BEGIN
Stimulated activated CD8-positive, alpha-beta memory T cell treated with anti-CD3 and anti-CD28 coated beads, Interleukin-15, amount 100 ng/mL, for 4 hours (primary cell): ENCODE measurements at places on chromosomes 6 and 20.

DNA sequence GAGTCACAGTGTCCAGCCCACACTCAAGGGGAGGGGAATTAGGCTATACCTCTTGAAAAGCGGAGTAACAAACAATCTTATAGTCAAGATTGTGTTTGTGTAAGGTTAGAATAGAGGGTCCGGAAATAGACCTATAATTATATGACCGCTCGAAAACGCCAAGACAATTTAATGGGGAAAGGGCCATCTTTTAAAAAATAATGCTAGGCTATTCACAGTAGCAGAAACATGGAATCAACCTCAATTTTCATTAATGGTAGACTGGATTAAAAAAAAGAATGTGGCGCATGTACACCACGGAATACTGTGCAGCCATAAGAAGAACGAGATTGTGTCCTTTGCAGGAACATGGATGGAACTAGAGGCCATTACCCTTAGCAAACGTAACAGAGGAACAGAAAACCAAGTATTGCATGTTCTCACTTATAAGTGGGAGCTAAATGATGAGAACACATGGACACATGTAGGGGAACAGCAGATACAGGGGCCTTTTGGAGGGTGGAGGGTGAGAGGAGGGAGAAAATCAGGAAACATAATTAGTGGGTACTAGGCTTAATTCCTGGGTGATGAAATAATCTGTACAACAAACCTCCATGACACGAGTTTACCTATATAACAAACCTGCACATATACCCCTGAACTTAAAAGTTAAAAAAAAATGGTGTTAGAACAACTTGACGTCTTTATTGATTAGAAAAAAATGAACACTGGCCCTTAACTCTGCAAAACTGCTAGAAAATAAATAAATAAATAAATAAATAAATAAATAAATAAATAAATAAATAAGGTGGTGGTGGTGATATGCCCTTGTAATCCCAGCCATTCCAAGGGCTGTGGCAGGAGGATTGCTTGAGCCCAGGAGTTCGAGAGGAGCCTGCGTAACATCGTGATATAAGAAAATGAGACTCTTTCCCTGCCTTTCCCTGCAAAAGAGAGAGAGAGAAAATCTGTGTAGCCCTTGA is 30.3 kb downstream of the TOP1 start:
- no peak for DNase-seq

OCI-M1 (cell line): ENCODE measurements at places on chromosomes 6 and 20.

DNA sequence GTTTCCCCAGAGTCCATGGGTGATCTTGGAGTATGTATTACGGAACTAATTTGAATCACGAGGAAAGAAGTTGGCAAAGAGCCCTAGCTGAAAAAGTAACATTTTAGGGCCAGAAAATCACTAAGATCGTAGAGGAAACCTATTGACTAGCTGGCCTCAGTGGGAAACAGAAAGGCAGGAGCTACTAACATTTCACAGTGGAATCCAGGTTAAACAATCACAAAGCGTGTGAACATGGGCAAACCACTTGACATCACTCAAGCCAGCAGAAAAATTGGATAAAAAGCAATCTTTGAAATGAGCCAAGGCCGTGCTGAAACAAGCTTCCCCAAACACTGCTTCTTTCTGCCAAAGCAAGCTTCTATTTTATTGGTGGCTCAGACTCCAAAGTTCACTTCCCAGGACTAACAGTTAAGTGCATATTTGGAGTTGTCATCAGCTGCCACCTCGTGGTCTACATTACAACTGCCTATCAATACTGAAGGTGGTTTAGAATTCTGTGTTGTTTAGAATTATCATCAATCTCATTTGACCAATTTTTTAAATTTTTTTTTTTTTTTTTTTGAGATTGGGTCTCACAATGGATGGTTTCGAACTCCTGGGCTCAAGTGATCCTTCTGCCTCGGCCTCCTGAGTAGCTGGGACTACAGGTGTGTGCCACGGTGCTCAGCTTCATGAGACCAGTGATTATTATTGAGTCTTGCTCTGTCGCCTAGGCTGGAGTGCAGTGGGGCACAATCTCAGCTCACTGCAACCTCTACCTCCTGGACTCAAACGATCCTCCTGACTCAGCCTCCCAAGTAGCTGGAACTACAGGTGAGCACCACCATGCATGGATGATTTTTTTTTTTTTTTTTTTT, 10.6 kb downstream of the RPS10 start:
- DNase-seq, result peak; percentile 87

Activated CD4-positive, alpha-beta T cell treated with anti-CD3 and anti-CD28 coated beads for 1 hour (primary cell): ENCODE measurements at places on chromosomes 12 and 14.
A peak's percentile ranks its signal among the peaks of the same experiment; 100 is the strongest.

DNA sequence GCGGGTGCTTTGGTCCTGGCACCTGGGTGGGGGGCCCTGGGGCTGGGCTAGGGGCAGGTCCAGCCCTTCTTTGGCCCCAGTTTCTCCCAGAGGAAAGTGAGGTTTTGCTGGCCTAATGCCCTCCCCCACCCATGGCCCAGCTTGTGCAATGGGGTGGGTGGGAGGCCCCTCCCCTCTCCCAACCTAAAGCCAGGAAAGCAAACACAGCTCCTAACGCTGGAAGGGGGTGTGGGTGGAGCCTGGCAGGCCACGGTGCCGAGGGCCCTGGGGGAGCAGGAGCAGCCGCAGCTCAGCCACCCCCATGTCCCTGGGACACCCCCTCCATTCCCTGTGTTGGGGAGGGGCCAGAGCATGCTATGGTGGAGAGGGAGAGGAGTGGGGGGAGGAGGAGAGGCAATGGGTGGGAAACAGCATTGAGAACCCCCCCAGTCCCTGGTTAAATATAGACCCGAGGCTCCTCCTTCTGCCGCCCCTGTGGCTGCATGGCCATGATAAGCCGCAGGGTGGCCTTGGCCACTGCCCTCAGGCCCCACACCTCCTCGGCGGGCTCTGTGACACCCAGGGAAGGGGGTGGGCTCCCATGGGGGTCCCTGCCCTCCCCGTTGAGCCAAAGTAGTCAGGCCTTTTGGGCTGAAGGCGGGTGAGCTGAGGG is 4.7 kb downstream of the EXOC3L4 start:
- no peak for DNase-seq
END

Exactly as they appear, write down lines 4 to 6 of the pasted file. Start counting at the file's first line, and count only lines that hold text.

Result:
OCI-M1 (cell line): ENCODE measurements at places on chromosomes 6 and 20.

DNA sequence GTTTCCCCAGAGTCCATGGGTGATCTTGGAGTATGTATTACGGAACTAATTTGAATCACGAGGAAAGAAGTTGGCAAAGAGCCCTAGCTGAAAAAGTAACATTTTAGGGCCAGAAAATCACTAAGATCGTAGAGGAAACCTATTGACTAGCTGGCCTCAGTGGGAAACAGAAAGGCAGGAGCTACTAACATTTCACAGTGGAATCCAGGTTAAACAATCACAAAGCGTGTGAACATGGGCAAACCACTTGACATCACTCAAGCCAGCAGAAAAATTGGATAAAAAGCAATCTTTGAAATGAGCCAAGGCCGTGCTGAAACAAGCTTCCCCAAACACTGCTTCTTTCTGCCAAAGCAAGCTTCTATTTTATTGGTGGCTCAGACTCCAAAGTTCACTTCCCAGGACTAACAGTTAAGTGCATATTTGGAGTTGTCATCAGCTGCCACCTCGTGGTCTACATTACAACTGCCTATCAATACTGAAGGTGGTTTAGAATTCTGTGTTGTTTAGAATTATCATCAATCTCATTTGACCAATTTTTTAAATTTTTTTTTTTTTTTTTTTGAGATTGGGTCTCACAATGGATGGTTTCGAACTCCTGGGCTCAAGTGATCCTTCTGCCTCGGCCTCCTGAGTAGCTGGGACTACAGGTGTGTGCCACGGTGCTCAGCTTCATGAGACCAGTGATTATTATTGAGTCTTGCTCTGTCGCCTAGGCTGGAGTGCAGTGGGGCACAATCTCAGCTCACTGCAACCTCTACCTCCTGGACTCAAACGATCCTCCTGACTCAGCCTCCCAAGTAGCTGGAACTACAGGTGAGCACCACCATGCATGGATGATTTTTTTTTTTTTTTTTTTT, 10.6 kb downstream of the RPS10 start:
- DNase-seq, result peak; percentile 87